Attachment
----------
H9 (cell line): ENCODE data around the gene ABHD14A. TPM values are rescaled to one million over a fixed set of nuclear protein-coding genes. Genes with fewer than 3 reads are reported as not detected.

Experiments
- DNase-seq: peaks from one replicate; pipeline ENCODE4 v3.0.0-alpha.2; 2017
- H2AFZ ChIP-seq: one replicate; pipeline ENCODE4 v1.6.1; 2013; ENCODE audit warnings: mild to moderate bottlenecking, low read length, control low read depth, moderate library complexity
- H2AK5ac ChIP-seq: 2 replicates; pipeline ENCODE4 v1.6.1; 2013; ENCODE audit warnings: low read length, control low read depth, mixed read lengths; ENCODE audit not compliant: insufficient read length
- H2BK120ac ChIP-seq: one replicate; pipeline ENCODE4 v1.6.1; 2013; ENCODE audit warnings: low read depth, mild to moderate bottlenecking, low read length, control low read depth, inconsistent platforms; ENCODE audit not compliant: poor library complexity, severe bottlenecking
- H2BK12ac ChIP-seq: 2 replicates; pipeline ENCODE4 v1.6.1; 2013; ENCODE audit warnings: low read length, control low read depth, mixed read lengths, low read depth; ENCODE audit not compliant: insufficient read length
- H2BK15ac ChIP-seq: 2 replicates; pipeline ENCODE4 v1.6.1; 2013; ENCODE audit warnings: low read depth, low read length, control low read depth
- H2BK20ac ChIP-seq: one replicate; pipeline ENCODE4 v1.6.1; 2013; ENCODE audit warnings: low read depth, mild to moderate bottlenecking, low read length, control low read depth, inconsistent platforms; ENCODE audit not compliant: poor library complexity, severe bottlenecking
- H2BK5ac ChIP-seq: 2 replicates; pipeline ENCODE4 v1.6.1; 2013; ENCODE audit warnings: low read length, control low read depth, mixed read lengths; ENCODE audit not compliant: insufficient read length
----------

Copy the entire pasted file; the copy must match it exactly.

H9 (cell line): ENCODE data around the gene ABHD14A. TPM values are rescaled to one million over a fixed set of nuclear protein-coding genes. Genes with fewer than 3 reads are reported as not detected.

Experiments
- DNase-seq: peaks from one replicate; pipeline ENCODE4 v3.0.0-alpha.2; 2017
- H2AFZ ChIP-seq: one replicate; pipeline ENCODE4 v1.6.1; 2013; ENCODE audit warnings: mild to moderate bottlenecking, low read length, control low read depth, moderate library complexity
- H2AK5ac ChIP-seq: 2 replicates; pipeline ENCODE4 v1.6.1; 2013; ENCODE audit warnings: low read length, control low read depth, mixed read lengths; ENCODE audit not compliant: insufficient read length
- H2BK120ac ChIP-seq: one replicate; pipeline ENCODE4 v1.6.1; 2013; ENCODE audit warnings: low read depth, mild to moderate bottlenecking, low read length, control low read depth, inconsistent platforms; ENCODE audit not compliant: poor library complexity, severe bottlenecking
- H2BK12ac ChIP-seq: 2 replicates; pipeline ENCODE4 v1.6.1; 2013; ENCODE audit warnings: low read length, control low read depth, mixed read lengths, low read depth; ENCODE audit not compliant: insufficient read length
- H2BK15ac ChIP-seq: 2 replicates; pipeline ENCODE4 v1.6.1; 2013; ENCODE audit warnings: low read depth, low read length, control low read depth
- H2BK20ac ChIP-seq: one replicate; pipeline ENCODE4 v1.6.1; 2013; ENCODE audit warnings: low read depth, mild to moderate bottlenecking, low read length, control low read depth, inconsistent platforms; ENCODE audit not compliant: poor library complexity, severe bottlenecking
- H2BK5ac ChIP-seq: 2 replicates; pipeline ENCODE4 v1.6.1; 2013; ENCODE audit warnings: low read length, control low read depth, mixed read lengths; ENCODE audit not compliant: insufficient read length